Only Access and SQL Server support square bracket collections

Suggestions on how to use wildcards

SQL wildcards are useful in fuzzy matching. But wildcard searches generally take longer to process than other searches.

  • Don't overuse wildcards.
  • Try not to use wildcards at the beginning of a search pattern. Wildcards are the slowest to search for at the beginning.
  • Note the wildcard position. Otherwise, it is easy to search for errors.

Computed field

The calculated field is not the actual field value in the database table; it is created during the calculation operation when the SELECT statement is executed.

Concatenate field

Concatenate is simply joining multiple values together to form a single value (appending one value to another).

A concatenation can be multiple columns or strings.

As follows, concatenate the product type with the product name "type-name".

- DB2, Oracle, PostgreSQL, SQLite use | | string concatenation
select product_type||The '-'||product_name from product;

Access and SQL Server use + concatenation
select product_type+The '-'+product_name from product;

MySQL and MariaDB can only use concat functions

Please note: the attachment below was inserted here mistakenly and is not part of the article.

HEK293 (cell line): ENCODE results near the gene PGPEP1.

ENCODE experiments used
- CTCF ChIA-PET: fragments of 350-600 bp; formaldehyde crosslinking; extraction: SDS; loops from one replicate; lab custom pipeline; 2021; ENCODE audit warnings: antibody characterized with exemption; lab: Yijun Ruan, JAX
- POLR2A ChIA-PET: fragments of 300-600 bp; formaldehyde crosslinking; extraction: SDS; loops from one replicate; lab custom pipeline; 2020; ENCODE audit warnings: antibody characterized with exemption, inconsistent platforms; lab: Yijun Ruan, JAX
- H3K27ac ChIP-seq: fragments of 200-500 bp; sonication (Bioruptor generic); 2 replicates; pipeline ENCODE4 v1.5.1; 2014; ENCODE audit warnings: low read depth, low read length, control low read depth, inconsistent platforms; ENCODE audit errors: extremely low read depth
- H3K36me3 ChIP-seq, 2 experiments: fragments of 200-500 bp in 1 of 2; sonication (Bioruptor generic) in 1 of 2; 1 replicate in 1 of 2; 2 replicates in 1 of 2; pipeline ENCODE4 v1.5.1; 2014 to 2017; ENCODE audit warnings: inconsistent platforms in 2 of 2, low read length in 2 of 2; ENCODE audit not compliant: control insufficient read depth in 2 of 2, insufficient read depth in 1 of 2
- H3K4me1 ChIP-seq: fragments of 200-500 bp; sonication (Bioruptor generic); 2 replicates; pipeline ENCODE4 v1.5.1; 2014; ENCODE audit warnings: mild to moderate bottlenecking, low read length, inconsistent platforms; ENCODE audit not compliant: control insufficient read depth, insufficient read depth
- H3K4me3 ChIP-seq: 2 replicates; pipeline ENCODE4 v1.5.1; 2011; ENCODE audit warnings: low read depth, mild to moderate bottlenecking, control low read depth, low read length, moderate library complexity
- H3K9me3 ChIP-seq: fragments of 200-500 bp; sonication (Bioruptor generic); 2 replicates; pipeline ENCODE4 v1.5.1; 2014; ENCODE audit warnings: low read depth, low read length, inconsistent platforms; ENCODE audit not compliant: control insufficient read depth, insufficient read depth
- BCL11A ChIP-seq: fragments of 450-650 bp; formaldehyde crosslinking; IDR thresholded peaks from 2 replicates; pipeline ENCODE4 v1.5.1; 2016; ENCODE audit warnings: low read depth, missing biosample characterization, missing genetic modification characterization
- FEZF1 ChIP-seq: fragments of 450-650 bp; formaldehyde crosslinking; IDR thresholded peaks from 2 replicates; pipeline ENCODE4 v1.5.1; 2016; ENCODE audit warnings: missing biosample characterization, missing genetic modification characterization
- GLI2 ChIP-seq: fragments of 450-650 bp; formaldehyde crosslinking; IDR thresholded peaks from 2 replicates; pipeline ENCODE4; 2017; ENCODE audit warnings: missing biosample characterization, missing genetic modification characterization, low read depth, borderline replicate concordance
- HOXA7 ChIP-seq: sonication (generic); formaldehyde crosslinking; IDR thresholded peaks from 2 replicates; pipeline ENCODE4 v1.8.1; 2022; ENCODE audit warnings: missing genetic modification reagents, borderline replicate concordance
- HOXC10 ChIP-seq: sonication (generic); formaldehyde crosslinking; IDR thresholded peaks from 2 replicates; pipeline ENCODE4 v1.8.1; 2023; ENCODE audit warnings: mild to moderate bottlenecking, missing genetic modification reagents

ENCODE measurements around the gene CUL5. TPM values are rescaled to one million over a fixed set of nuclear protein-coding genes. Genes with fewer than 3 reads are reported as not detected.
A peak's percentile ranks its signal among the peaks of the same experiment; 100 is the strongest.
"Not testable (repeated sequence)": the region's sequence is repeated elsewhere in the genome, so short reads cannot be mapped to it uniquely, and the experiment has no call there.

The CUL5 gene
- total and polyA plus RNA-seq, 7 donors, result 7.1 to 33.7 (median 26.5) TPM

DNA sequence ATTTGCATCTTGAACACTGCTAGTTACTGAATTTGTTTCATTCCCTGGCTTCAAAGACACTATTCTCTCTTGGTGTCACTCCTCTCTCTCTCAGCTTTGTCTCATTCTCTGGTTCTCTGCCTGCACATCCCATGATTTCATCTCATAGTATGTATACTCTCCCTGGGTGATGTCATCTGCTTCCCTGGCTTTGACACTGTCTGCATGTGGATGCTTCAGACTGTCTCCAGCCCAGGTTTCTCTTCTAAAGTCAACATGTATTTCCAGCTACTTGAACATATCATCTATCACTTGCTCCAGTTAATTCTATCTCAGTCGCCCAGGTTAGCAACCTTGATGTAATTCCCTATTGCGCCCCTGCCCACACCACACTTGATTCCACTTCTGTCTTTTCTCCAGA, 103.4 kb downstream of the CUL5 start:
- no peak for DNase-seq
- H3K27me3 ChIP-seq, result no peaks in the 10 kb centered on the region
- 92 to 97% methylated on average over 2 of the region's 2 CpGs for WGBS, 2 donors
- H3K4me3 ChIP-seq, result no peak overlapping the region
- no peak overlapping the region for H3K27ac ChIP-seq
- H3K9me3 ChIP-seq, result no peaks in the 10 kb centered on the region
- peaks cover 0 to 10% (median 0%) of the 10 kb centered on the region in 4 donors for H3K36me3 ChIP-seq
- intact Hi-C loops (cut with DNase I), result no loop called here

select concat(product_type,The '-',product_name) from product;
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Results:

? column? ----------------- Clothes - T-shirt Office Supplies - Punch Clothes - Sports T-shirt Kitchen Utensils - Pressure cooker Kitchen Utensils - Fork Kitchen Utensils - Eraser Board Office Supplies - ballpoint pen Kitchen Utensils - Kitchen knives clothes - T-shirt (9 lines of record)Copy the code

Concat string concatenation function, supported by most DBMSS such as SQL Server, PostgreSQL, MySQL, MariaDB, Oracle, etc.

Arithmetic calculation

Arithmetic operators (+, -, *, /) are used to perform arithmetic calculations on fields.

When concatenating fields or performing arithmetic calculations on fields, the AS alias is usually used to indicate a new concatenated field.

Search